This Week’s Reading (July #4)

Last week I wrote how humans are made for beauty. This week I’m reading three books that explore this idea further.

life

  1. The Writing Life—This is Annie Dillard’s well-known meditation on the ironies and agonies of a writer’s work. Dillard’s words ring so true that this book constantly appears on lists of “best writing books.” Not only does Dillard speak the truth, she speaks it beautifully. Her style is sinuous and sensuous, full of rounded muscle.

  1. Though specifically about writing, Dillard’s insights apply to anyone trying to live a life that matters. In fact, rereading the first chapter was the impetus to write last week’s post about beauty. What Dillard says about writing applies to all areas of human creativity.
  2. “How we spend our days is, of course, how we spend our lives…There is no shortage of good days. It is good lives that are hard to come by” (32).

  3. Dillard isn’t interested in speculation. She cares about living well and writes in order to learn what this means. (Amazon: Print, Kindle)

between

  1. The In-Between: Embracing the Tension Between Now and the Next Big Thing—We often think that our lives are measured by successes and achievements, which are few. All the other days of our lives are spent getting ready for the big event.  Jeff Goins’s book is about living a good life in these “in-between” days.
  2. Goins explains the “in-between” through a comic book.  We all want our lives to look like the panes in a comic book—full of color, action, and exclamation points. But what happens between the panes? That’s where we spend most of our lives. Is it possible to live a good life in the “in-between”? Can we live fulfilled lives apart from the limelight and its frenetic punctuation?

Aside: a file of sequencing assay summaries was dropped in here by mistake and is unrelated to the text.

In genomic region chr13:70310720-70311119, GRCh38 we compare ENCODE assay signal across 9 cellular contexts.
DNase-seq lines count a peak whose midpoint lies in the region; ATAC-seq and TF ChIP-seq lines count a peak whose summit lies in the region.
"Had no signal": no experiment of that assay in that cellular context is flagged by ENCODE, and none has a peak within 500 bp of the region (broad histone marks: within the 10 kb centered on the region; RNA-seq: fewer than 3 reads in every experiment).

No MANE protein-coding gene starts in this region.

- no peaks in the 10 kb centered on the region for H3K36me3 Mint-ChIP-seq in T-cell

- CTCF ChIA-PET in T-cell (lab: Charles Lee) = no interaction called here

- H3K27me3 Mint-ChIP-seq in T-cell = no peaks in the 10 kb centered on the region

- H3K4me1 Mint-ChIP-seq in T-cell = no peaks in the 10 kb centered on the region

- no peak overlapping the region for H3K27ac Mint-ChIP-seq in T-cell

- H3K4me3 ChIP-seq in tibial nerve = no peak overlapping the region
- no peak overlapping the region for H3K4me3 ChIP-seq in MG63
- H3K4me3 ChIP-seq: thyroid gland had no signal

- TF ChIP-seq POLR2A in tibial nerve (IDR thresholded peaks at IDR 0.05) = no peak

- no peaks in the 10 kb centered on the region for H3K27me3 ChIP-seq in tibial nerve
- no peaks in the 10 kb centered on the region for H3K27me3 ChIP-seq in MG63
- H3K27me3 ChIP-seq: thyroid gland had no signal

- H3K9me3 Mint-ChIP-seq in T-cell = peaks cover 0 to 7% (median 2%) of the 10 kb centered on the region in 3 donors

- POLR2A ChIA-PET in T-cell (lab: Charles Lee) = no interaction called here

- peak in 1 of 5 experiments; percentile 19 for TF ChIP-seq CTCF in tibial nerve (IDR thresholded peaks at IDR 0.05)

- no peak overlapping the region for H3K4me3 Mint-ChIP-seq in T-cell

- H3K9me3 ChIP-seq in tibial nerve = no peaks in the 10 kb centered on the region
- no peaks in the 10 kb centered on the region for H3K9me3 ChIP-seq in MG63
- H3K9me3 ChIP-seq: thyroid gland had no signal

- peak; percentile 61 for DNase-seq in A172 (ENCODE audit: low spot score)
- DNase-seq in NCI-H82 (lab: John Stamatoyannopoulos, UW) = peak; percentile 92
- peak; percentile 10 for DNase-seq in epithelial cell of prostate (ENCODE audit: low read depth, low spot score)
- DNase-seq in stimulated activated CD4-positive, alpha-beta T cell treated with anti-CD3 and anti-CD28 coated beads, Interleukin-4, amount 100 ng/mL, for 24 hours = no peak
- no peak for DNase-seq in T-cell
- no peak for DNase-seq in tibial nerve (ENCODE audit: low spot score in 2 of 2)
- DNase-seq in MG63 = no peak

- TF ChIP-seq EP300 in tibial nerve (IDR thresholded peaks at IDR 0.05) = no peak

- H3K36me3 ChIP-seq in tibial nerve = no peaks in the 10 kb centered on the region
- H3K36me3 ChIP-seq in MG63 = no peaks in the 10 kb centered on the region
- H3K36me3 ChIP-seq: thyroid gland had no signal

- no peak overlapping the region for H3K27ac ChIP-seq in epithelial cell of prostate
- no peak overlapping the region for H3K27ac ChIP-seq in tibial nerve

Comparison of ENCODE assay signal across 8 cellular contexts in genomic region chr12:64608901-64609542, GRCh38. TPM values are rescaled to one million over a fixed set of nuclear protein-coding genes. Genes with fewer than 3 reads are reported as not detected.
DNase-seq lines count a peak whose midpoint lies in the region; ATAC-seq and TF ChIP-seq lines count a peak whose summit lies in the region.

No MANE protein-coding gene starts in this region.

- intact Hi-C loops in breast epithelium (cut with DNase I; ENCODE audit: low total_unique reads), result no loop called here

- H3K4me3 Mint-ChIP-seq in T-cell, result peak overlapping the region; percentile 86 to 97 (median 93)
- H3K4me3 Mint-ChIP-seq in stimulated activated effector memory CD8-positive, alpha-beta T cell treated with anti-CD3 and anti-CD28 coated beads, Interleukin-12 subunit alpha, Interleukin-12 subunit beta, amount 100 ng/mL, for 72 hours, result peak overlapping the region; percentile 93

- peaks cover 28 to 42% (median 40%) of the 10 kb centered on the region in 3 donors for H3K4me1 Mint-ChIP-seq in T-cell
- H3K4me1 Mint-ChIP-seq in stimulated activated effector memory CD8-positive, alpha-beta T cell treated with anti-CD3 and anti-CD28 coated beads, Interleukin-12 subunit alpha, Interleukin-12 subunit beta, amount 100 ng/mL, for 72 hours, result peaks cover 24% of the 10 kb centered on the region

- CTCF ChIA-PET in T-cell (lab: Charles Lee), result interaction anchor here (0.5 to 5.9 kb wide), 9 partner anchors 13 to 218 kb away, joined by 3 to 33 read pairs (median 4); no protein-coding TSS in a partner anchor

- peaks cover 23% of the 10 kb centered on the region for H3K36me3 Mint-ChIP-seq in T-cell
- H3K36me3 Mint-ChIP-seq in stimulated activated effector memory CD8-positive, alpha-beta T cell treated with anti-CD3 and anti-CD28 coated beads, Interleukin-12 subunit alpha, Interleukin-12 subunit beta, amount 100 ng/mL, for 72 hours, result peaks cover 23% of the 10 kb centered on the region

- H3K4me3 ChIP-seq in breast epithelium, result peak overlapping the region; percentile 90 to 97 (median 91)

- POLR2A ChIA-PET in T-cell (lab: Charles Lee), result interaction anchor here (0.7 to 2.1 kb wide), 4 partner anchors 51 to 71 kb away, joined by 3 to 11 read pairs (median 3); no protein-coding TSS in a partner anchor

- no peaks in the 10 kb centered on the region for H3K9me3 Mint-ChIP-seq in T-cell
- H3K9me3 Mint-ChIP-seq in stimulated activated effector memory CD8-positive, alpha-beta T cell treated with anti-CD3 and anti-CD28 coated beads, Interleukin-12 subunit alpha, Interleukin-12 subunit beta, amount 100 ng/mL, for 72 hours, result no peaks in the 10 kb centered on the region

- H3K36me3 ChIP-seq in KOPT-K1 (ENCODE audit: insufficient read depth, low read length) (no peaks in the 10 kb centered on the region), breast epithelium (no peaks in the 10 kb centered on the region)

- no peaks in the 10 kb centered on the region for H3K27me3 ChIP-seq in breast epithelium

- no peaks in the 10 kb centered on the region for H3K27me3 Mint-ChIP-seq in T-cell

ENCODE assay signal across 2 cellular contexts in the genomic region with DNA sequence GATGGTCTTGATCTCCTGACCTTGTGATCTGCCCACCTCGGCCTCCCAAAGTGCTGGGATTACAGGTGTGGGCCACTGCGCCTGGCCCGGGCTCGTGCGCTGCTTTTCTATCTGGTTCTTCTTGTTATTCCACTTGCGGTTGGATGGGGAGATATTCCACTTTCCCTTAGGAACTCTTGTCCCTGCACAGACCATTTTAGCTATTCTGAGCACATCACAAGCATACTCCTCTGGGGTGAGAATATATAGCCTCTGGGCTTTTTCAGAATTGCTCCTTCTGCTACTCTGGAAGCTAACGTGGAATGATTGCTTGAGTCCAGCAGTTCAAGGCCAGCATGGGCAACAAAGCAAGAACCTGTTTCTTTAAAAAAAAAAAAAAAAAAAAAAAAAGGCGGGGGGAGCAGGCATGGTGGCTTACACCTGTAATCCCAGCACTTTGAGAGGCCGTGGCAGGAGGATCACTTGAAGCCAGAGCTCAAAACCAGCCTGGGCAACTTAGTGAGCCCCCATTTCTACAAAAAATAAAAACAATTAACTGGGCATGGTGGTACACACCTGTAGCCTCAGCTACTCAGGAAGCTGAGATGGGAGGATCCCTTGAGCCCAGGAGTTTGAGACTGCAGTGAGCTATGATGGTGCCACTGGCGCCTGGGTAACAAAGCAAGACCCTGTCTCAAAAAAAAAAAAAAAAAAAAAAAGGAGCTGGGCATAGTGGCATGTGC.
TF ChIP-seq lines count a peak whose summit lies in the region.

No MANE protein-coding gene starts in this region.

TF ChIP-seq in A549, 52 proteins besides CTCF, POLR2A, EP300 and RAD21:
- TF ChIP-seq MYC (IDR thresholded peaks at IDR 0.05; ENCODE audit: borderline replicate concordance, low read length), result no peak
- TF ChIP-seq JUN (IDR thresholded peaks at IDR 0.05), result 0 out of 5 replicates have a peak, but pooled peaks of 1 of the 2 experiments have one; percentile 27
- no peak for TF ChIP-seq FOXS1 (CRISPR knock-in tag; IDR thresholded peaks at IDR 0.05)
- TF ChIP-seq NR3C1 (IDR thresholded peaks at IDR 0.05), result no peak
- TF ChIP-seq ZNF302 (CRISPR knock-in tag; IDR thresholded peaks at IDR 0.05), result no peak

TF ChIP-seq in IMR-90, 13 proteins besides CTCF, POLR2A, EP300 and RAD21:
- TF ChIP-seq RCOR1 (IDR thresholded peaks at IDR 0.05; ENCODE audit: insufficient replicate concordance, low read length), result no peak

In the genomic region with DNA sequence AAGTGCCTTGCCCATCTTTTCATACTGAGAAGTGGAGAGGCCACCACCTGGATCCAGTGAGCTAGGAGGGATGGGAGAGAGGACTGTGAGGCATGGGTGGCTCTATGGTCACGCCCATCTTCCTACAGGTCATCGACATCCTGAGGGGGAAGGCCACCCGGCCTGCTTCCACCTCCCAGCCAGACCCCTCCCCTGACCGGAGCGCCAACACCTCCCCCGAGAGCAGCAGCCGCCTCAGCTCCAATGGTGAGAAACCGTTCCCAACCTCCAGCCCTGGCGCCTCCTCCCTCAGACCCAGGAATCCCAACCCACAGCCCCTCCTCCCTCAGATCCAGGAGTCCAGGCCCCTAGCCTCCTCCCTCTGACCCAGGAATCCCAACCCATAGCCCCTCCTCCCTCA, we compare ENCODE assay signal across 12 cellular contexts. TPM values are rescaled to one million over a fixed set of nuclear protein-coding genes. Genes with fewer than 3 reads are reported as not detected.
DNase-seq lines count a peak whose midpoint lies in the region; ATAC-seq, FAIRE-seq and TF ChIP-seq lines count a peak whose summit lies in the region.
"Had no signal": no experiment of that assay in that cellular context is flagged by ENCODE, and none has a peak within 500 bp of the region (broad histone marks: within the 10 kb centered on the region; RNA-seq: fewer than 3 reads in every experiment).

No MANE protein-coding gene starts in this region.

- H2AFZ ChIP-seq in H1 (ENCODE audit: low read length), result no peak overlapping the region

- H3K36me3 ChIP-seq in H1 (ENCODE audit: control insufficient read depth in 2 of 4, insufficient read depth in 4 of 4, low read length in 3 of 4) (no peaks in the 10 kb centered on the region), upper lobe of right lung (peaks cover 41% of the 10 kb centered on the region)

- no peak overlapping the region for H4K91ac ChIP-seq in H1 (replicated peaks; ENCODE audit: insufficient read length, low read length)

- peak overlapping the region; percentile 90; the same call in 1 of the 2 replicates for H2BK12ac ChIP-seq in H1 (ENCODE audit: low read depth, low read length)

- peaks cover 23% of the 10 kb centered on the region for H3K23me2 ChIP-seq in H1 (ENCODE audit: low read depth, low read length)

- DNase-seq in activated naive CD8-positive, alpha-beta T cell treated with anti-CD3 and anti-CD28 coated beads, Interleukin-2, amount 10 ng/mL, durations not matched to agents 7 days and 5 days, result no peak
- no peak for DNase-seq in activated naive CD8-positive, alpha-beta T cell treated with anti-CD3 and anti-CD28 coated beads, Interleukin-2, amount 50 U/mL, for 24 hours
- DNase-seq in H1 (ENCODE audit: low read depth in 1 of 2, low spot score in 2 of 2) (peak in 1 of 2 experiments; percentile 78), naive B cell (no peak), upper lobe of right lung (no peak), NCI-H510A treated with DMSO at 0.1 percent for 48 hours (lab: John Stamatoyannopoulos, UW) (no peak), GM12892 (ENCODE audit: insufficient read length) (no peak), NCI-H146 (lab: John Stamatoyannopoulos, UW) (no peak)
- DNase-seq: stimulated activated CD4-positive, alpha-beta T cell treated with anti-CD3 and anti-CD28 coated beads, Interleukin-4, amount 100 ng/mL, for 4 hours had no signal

3. Goins explains that the good life—the beautiful life—is the one lived in the “in-between.” This is where life happens. If we try to escape it, we miss out on life. I haven’t read beyond the second chapter, but it looks promising. (Amazon: Print, Kindle)

seasons

  1. Sounding the Seasons—Malcolm Guite is a poet, Anglican priest, literature professor, and rock musician. He looks a bit like Gimli and writes poetry like Aragorn. He also happens to be my favorite living poet.
  2. I was more than pleased when he published a new book of poetry. Sounding the Seasons is a lengthy sonnet sequence arranged around the Church calendar. The entire sequence centers around a shorter group of fifteen sonnets on the Stations of the Cross—which alone are easily worth the cost of the book.
  3. Earlier this year several of my friends faced serious and sudden health problems. Guite’s “Stations” poems gave them great comfort. One poem in particular taught me more theology than a shelf of commentaries:
  4. Jesus Falls the Third Time
    He weeps with you and with you he will stay
    When all your staying power has run out
    You can’t go on, you go on anyway.
    He stumbles just beside you when the doubt
    That always haunts you, cuts you down at last
    And takes away the hope that drove you on.
    This is the third fall and it hurts the worst
    This long descent through darkness to depression
    From which there seems no rising and no will
    To rise, or breathe or bear your own heart beat.
    Twice you survived; this third will surely kill,
    And you could almost wish for that defeat
    Except that in the cold hell where you freeze
    You find your God beside you on his knees.

  5. I can’t recommend this book enough. Guite is a master of the sonnet form, and his poetry rings with wisdom.
  6. Read Dillard’s book to improve your work. Read Goins’s book to bolster your everyday living.  But read Guite’s book to make your soul fat. (Amazon: Print, Kindle)

(Note: The links in this post are affiliate links. So if you click through this post and order the book, Amazon will send me a half-penny of their profit. If you click through, thanks!  Even more, thanks for reading!)